Life In The Roman Empire : Books And Writing

Girl with a stylus and writing block. Wall painting from Pompeii, 1st century AD. This lovely image of a reflective young women is often called Sappho, after the famous Greek poet, althought she is equally likely to have been a bright young Pompeian with literary leanings.
Girl with a stylus and writing block. Wall painting from Pompeii, 1st century AD. This lovely image of a reflective young women is often called Sappho, after the famous Greek poet, althought she is equally likely to have been a bright young Pompeian with literary leanings.

Latin, the language of the Romans, was originally spoken only in the small region of Central Italy known as Latium. It might well have been displaced by geographically more widespread Italian tongues such as Oscan and Umbrian, but Roman conquests made it the received speech of the peninsula, and ultimately of most wealthy or educated people all over a vast empire.

Writing began in the 7th century BC, when the Latin alphabet was devised as an adaptation of the Greek letters used by the Romans Etruscan neighbours. The earliest known written Latin is on the Lapis Niger, an inscriped block of stone, found in the Forum Romanum, that probably dates from the early 6th century BC. There is no way of establishing how many Romans became literate, but written records, orders and transactions were vital to the efficient running of the Empire, while poems, plays, political and philosophical reflections, letters, prayers and graffiti provided outlets for vivid self-expression that often bring the Romans very close to us.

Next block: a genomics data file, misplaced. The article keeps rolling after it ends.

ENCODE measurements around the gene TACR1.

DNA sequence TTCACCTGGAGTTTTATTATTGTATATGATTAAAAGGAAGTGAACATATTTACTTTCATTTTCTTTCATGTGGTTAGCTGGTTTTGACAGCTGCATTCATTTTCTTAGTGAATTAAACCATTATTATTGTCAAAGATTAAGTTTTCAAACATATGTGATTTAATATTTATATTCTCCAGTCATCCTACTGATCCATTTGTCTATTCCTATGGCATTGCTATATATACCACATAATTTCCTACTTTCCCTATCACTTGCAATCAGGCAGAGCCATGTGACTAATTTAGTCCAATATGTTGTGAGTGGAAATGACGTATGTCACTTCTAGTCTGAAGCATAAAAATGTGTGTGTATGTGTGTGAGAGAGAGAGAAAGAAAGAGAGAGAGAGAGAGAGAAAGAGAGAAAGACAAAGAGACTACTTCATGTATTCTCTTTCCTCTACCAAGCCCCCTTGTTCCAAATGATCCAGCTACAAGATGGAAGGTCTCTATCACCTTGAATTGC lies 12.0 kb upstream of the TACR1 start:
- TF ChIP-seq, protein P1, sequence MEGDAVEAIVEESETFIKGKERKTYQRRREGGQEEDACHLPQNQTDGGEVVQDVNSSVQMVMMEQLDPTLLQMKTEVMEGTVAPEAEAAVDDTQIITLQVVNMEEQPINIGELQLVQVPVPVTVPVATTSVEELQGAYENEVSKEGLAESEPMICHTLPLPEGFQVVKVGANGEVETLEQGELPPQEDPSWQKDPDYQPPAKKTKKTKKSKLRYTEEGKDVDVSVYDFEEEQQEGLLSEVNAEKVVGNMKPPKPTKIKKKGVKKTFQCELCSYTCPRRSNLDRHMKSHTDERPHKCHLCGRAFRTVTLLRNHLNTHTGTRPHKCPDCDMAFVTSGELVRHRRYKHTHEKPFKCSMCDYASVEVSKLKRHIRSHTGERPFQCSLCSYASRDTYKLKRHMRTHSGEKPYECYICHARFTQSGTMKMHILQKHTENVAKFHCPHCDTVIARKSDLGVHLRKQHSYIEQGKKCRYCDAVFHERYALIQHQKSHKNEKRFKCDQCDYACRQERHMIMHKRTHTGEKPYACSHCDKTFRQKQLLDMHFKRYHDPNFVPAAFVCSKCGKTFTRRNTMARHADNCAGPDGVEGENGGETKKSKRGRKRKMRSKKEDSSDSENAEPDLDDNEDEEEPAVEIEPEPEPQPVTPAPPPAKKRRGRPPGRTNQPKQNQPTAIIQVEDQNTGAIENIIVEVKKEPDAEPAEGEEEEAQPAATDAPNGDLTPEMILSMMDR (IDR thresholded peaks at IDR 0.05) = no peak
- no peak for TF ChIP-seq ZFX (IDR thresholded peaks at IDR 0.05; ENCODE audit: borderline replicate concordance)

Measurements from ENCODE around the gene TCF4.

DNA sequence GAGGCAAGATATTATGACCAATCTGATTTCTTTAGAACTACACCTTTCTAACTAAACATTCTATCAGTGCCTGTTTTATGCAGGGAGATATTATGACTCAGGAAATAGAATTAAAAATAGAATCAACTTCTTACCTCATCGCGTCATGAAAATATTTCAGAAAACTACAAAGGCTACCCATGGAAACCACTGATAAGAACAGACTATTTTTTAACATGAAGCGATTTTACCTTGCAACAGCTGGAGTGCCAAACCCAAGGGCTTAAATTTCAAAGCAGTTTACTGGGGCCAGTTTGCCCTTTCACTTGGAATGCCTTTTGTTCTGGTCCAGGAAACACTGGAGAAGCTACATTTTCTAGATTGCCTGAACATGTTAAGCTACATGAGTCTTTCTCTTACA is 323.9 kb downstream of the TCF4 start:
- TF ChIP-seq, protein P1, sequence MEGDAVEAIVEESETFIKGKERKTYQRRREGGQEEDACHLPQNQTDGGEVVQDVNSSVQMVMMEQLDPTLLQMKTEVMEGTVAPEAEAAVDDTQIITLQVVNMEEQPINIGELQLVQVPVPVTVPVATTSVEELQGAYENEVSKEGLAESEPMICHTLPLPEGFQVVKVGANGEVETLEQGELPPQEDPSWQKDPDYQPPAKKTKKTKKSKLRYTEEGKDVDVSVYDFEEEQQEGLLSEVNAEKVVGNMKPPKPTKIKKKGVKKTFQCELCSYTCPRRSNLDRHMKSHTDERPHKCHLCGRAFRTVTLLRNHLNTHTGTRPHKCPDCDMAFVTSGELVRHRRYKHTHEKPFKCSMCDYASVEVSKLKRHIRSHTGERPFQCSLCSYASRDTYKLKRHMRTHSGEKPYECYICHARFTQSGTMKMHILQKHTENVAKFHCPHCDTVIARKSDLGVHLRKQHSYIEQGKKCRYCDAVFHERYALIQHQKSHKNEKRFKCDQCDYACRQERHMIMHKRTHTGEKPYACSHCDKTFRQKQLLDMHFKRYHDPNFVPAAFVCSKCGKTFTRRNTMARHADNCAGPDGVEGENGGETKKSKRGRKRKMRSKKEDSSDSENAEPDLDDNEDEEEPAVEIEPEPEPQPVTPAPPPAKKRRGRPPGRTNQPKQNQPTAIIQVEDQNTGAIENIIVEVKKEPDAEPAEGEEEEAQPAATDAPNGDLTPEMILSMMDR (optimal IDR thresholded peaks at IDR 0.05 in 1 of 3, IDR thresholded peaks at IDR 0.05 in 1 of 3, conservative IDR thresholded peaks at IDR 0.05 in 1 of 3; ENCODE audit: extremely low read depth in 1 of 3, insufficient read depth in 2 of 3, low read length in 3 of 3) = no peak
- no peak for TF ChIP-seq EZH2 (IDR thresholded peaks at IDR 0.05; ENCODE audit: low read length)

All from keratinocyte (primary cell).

Commemorative inscriptions and some official decrees appeard on stone or bronze, but a variety of materials were available for other purposes. A wooden tablet with a coating of wax was particularly useful for temporary personal memoranda and school work; the metal or wooden stylus that scratched letters into the wax had a flat  top that could be employed for corrections or to erase all the written content so that the tablet could be used again. However, occasion this unstable medium also seems to have served for quite important documents.

Letters and other personal statement could be written with pen and ink on thin sheets of wood. Pens were made of metal, or sharpened reeds of feathers; Roman ink, variously mixing soot, resin and cuttlefish ink, was surprisingly black and durable, as surviving documents have shown. Those who could afford it bought a much less cumbersome, paper-like material made from the papyrus reed (an Egyptian invention from which the word paper is actually derived). This was also used for Roman books, which took the form of long papyrus scrolls. A book, or part-book, was called a volumen, or roll (the origin of the English word volume); the reader held it in both hands, simultaneously rolling and unrolling it so that the text was progressively revealed. Under the Empire, parchment and and vellum (made from hides) were also used as writing surfaces, and the book with pages, or codex, began to be made, but surprisingly it never replaced the much clumsier roll.